Review of the capital adequacy framework for registered banks

Status: We are seeking feedback on proposed reforms to the amount of regulatory capital required of locally incorporated banks.

Consultation period: 2017- 2019

26 February 2019

Reserve Bank Deputy Governor Geoff Bascand presented a speech about proposals to increase bank capital.

22 February 2019

The Reserve Bank has published a simple summary of why it proposes to alter requirements for bank capital, and the impact of its proposals; along with presentation slides used for a media briefing and a bank forum.

25 January 2019

The Reserve Bank has published an updated version of the Capital Review Paper 4: How much capital is enough? (initially published on 14 December 2018), which proposes changes to regulatory capital requirements for locally incorporated banks. The Reserve Bank has also extended the submission period for the Capital Review Paper 4 proposals to Friday, 3 May 2019. The amendments to Capital Review Paper 4 reflect:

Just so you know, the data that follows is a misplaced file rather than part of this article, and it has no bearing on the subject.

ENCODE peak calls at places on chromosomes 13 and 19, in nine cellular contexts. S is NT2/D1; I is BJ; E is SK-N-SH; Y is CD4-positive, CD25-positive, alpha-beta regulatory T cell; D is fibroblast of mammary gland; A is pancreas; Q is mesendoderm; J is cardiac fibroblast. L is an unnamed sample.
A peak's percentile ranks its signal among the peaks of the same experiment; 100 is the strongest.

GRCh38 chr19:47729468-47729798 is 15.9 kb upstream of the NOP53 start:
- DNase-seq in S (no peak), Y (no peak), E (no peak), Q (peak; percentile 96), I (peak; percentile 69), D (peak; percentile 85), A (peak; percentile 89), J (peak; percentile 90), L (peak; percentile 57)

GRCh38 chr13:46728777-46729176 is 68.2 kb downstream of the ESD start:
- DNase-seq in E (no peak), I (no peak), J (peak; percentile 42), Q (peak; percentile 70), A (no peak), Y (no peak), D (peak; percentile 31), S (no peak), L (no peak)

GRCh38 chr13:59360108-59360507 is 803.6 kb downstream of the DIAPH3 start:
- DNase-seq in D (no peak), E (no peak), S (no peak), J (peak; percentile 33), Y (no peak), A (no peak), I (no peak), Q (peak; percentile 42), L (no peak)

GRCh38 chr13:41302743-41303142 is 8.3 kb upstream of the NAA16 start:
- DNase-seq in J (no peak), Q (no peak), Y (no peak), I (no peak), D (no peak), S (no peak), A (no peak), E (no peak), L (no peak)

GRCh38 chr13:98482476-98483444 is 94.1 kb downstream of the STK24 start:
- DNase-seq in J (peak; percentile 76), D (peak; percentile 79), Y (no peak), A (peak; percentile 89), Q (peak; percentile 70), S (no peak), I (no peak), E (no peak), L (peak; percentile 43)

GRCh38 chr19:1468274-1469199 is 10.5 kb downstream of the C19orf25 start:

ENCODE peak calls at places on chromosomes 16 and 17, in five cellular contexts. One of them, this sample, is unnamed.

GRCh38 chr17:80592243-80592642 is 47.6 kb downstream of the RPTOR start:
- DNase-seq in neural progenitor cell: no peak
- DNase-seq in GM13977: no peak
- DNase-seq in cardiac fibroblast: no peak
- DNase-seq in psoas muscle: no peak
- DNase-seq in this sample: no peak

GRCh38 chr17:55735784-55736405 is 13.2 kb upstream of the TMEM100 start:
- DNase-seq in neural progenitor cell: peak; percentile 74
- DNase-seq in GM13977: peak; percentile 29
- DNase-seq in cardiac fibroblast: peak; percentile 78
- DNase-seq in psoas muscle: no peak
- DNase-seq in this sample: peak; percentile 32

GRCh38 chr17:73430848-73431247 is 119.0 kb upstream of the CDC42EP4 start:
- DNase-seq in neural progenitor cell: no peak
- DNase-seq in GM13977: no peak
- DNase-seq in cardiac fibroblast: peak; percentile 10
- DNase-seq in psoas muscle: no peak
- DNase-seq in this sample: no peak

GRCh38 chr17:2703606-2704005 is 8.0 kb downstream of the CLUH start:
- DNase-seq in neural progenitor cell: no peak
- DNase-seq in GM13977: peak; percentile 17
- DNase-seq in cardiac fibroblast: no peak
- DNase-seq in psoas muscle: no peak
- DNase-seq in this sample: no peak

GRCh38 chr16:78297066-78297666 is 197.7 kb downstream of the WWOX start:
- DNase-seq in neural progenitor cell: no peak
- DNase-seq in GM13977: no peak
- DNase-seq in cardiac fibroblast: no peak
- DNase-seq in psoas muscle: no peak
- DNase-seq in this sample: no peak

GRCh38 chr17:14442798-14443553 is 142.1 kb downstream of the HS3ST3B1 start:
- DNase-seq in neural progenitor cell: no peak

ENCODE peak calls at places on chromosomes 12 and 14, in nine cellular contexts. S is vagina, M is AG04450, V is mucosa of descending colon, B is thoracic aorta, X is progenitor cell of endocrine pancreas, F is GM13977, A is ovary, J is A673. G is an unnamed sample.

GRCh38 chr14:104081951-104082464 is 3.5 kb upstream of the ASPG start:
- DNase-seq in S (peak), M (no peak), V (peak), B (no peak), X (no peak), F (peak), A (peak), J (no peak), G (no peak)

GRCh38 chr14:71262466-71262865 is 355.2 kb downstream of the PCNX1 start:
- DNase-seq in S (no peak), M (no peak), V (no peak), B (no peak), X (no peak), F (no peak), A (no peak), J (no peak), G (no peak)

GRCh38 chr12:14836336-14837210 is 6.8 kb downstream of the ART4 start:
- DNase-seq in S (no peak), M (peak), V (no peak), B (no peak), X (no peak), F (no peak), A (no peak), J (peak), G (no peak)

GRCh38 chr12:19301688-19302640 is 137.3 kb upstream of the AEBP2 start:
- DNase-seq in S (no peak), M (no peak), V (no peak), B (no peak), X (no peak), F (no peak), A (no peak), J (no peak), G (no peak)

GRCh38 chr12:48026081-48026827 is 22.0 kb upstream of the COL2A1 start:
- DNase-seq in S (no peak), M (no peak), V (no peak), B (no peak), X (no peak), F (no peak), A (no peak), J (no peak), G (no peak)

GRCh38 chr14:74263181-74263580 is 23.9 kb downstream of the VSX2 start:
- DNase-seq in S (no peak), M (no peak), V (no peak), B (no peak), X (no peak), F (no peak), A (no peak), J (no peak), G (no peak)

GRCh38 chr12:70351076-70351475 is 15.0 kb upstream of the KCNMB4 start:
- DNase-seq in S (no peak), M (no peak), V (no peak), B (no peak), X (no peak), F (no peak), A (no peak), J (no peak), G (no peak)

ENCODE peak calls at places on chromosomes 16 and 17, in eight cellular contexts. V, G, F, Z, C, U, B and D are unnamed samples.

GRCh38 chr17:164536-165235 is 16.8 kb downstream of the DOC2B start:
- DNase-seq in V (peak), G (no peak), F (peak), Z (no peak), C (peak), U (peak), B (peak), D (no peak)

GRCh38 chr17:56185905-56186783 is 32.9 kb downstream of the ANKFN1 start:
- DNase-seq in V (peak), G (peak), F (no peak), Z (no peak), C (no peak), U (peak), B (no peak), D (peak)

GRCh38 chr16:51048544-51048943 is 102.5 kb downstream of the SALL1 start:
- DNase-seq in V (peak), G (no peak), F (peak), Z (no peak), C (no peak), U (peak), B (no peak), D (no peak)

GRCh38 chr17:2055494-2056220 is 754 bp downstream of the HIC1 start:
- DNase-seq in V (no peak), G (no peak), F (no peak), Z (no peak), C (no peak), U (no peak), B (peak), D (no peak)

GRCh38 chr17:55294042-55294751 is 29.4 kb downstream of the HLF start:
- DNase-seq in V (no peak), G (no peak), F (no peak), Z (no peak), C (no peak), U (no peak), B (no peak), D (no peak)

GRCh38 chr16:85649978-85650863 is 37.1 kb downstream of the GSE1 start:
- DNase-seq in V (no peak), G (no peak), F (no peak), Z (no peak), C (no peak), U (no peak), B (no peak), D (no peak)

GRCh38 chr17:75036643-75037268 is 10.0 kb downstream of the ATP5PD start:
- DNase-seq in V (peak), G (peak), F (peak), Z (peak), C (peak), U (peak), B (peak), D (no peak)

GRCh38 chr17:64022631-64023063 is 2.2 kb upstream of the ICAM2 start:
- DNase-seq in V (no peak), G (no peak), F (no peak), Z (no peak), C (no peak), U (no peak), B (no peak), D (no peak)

• The change to the deadline for submissions, which has been extended from 29 March 2019 to 3 May 2019;
  • Clarification on the current capital framework’s treatment of Tier 2 capital;
  • Clarification to note that proposed restrictions on distributions apply depending on the level of the prudential capital buffer; and
  • Minor wording changes to enhance clarity or to correct typographical errors.

The Reserve Bank has released background papers relating to the review of capital:

14 December 2018